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    Quote Originally Posted by Ricewind View Post
    This article seems to suggest that dark energy does not exist and that we are looking at it all backwards due to time slowing down.

    Spanish scientists say time is running out

    This is another take on a slowing of time due to fractal cantorian space time geometry by the much maligned professor M.S.El Naschie.

    http://msel-naschie.com/pdf/5.TimeSy...ingDuality.pdf
    These are interesting models, I must admit. I haven't had time yet to study these in detail, so I can't really comment on it at the moment; this has awoken my curiosity though !
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    Quote Originally Posted by Ricewind View Post

    The expansion of the universe is - at least so far as I understand the maths behind it - quite independent of the particular geometry and topology. Space-time can expand regardless of whether there is a boundary or not. Also, no "void to be filled" is needed for it to take place.

    I think it is quite possible that the expansion of the universe can be in some models explained by the spacetime topology. For instance I think that any theory that predicts a slowing down of the rate of time, relative to the past, will produce a stretching of space. This article seems to suggest that dark energy does not exist and that we are looking at it all backwards due to time slowing down.

    Spanish scientists say time is running out

    This is another take on a slowing of time due to fractal cantorian space time geometry by the much maligned professor M.S.El Naschie.

    http://msel-naschie.com/pdf/5.TimeSy...ingDuality.pdf

    I think that last one is very interesting but I cannot say that I am a proponent of either. I do however have my own “pet” theory where time is transfinite but I think it best to move to the appropriate section if you would like to further discus.
    I agree that “Space-time can expand regardless of whether there is a boundary or not. Also, no "void to be filled" is needed for it to take place.” As I believe that the universe is infinite, and there is always room at that hotel.


    I have always thought expansion could be explained through timedilations of some sort. I have tried to find a way to articulate what I wasthinking but could never do it properly. In short I think it could be acombination of (1) the universes average speed of time is slowing down as theuniverse slowly condenses into matter. In other words it could be contractingright now instead of expanding. (2) As I was trying to explain in posts # 4 and6 there could be an additional effect on our perspective as we look out intospace from our local area of slower time. The combination of a shrinkinguniverse, a slowing of time and our perspective view should at least make usthink there could be other possibilities for the cause of redshift.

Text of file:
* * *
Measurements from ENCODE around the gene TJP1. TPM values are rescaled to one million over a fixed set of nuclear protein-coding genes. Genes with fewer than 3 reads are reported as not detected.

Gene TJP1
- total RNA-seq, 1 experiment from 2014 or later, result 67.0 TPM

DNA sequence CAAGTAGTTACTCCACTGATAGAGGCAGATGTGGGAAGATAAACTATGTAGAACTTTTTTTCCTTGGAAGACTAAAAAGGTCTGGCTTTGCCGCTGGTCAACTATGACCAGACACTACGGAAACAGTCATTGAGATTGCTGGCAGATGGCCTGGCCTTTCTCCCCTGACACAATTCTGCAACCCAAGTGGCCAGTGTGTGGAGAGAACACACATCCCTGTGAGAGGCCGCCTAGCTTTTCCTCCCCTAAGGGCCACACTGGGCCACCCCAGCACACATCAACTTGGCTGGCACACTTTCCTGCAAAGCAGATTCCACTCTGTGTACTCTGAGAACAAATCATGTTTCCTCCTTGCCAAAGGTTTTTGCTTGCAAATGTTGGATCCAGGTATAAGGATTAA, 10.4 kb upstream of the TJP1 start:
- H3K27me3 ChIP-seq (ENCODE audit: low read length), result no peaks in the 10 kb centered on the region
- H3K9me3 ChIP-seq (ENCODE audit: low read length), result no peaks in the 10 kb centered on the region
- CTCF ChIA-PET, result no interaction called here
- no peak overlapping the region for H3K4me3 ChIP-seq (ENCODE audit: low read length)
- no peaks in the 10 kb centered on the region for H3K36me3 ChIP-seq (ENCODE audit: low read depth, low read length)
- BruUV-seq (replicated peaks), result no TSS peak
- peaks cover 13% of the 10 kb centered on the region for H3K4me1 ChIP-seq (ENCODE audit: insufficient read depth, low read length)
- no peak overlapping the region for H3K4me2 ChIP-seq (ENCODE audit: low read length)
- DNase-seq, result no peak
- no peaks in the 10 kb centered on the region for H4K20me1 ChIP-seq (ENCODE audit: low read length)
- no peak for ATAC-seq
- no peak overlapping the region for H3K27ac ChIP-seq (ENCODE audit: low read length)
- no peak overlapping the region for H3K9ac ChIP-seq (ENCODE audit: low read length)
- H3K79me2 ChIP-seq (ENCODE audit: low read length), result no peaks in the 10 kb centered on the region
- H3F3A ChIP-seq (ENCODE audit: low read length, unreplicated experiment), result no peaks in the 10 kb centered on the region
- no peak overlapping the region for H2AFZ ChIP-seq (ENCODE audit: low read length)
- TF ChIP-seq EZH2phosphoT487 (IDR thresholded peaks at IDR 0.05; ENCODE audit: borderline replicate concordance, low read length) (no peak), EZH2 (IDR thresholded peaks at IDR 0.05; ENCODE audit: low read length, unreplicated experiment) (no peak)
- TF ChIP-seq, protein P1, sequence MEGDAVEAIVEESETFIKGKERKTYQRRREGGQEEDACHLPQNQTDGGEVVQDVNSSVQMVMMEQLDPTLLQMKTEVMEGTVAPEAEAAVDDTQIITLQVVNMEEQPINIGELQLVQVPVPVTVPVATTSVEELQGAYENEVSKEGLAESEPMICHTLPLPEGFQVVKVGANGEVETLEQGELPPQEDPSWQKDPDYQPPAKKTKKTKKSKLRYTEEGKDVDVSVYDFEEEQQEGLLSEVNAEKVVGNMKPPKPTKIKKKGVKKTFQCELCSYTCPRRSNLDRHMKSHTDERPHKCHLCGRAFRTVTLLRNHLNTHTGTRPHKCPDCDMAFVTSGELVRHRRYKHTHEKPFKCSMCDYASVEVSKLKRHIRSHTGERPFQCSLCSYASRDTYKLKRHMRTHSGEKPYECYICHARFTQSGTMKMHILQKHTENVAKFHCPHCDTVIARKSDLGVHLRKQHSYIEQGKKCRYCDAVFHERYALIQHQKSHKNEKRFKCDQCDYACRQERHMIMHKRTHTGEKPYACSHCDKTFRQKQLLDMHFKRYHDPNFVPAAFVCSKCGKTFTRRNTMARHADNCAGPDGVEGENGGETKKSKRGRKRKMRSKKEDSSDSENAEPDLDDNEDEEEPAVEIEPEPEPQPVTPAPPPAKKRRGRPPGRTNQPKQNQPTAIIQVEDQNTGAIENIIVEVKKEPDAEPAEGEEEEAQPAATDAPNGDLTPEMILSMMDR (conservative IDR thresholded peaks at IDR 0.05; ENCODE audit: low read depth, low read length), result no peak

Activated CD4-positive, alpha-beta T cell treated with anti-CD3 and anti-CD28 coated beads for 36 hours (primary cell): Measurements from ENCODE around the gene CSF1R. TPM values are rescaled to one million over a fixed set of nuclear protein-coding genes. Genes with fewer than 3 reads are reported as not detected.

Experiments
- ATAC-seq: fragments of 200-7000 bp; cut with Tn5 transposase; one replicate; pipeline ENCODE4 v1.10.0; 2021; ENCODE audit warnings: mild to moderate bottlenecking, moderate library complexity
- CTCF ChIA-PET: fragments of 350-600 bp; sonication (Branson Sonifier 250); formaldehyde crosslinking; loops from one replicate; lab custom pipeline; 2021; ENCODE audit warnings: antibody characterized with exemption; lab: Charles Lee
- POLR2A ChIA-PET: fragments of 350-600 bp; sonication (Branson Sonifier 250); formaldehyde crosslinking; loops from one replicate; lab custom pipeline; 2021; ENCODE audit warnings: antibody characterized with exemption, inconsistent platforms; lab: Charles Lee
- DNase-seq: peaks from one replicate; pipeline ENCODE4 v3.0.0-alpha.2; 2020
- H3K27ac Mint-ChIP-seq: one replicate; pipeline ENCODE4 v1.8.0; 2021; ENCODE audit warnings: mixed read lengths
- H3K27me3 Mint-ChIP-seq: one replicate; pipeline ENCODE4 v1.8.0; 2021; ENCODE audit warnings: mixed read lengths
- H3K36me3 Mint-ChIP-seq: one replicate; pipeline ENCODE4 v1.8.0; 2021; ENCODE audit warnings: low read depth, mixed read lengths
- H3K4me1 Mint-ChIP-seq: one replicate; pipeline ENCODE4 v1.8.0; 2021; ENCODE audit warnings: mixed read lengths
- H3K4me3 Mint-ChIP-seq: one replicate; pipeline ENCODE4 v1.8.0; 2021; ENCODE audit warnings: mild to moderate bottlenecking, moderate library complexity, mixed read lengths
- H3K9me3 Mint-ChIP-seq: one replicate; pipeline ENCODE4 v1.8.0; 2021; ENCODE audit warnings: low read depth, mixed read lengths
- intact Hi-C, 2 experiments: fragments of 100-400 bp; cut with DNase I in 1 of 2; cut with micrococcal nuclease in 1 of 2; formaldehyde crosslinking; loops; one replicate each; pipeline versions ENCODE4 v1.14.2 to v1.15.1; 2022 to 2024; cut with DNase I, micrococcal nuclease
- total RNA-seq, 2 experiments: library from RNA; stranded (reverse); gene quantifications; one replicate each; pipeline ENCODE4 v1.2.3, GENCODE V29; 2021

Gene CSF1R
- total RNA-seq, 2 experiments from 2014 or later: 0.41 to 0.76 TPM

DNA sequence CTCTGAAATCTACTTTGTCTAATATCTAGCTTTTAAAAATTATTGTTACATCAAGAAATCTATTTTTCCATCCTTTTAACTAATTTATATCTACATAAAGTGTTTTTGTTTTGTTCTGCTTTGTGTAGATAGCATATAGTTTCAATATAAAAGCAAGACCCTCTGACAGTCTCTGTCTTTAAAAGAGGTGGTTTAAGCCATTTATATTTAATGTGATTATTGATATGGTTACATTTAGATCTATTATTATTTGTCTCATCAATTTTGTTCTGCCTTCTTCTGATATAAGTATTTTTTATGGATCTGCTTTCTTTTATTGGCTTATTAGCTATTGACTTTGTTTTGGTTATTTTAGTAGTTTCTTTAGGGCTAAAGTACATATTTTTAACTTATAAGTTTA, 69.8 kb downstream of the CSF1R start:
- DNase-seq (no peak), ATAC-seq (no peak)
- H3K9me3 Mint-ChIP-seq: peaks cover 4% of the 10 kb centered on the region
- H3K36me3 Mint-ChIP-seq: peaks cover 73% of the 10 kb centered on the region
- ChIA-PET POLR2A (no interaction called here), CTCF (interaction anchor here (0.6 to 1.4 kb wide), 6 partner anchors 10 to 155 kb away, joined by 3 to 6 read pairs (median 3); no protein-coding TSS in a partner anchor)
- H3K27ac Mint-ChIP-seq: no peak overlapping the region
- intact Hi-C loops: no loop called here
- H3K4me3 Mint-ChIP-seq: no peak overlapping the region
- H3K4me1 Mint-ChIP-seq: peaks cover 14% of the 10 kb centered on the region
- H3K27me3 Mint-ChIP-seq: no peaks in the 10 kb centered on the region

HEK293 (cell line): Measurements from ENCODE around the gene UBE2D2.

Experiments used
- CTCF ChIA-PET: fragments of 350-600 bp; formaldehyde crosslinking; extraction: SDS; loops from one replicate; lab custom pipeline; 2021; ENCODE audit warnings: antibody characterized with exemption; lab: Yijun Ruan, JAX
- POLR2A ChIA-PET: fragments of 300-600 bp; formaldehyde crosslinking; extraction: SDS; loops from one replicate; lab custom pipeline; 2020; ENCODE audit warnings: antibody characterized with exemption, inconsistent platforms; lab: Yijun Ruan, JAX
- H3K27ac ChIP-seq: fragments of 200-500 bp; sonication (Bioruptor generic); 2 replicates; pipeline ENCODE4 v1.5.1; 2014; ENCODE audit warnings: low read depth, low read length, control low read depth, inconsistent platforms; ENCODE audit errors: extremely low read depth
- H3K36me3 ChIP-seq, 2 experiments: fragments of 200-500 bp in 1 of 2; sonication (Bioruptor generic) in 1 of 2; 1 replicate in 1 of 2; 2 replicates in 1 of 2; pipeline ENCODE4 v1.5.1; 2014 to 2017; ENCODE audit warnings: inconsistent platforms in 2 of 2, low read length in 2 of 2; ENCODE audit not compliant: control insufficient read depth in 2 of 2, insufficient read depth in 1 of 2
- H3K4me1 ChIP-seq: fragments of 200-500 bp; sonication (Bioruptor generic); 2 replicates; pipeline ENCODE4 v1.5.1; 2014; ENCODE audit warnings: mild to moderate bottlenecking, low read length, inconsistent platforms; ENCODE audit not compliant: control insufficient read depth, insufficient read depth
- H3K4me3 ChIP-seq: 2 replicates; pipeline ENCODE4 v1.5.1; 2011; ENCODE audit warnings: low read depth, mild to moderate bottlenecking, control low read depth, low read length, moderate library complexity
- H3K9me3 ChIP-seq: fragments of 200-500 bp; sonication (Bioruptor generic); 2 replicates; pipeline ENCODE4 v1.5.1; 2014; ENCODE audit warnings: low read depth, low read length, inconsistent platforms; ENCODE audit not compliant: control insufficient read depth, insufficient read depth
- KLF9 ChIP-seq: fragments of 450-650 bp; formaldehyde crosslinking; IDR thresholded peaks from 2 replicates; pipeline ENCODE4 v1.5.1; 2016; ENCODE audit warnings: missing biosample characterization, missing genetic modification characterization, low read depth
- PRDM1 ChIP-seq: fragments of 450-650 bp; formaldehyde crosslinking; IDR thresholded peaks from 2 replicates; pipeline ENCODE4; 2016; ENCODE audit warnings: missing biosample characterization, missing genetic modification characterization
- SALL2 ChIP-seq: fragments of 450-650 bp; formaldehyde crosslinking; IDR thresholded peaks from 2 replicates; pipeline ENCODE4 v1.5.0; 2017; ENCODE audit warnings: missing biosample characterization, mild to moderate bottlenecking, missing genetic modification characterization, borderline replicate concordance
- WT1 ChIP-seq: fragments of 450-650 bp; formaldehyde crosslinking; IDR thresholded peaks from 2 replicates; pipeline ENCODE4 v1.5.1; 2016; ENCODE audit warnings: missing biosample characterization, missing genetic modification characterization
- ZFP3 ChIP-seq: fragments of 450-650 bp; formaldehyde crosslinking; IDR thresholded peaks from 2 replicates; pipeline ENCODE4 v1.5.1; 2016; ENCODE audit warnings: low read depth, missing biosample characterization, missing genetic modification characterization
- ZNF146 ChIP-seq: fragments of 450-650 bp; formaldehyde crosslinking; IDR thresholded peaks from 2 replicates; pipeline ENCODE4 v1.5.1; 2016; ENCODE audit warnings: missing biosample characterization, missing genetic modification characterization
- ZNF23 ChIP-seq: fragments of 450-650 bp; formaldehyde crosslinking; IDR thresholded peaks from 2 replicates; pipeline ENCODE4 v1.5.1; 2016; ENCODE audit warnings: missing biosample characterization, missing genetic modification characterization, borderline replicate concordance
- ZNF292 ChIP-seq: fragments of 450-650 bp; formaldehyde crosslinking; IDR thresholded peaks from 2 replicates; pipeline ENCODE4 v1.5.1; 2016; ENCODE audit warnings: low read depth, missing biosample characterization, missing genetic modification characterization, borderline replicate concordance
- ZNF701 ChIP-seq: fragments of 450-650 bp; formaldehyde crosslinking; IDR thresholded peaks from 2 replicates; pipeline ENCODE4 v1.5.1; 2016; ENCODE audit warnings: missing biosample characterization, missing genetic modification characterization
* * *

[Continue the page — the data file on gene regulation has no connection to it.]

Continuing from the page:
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    Minkowski once said “henceforth space by itself, and time by itself, are doomed to fade away into mere shadows and only a kind of union of the two will preserve an independent reality”. And this I think can be even truer of some fractal topologies. The speed of light is always the same no matter what your frame of reference. In the past then, if time was running relatively faster light could travel further by comparison to the present. All light that we observe is from the past so past distances are longer than the distances of the present. If time and distance is a consequence of frame dependant matter then thinking that future distances are relatively shorter than those of the present matter will be relatively smaller in the future and we can consider it is relatively shrinking along with our measuring rods and clocks.
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    Forum Senior bill alsept's Avatar
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    Quote Originally Posted by Ricewind View Post
    Minkowski once said “henceforth space by itself, and time by itself, are doomed to fade away into mere shadows and only a kind of union of the two will preserve an independent reality”. And this I think can be even truer of some fractal topologies. The speed of light is always the same no matter what your frame of reference. In the past then, if time was running relatively faster light could travel further by comparison to the present. All light that we observe is from the past so past distances are longer than the distances of the present. If time and distance is a consequence of frame dependant matter then thinking that future distances are relatively shorter than those of the present matter will be relatively smaller in the future and we can consider it is relatively shrinking along with our measuring rods and clocks.